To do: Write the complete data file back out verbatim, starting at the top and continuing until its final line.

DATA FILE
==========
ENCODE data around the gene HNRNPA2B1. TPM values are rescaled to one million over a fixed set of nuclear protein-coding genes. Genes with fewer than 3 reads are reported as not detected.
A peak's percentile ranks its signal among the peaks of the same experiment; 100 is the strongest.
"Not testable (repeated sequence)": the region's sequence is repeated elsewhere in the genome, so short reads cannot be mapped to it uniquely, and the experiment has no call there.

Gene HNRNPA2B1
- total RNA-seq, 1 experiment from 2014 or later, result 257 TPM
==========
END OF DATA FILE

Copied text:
ENCODE data around the gene HNRNPA2B1. TPM values are rescaled to one million over a fixed set of nuclear protein-coding genes. Genes with fewer than 3 reads are reported as not detected.
A peak's percentile ranks its signal among the peaks of the same experiment; 100 is the strongest.
"Not testable (repeated sequence)": the region's sequence is repeated elsewhere in the genome, so short reads cannot be mapped to it uniquely, and the experiment has no call there.

Gene HNRNPA2B1
- total RNA-seq, 1 experiment from 2014 or later, result 257 TPM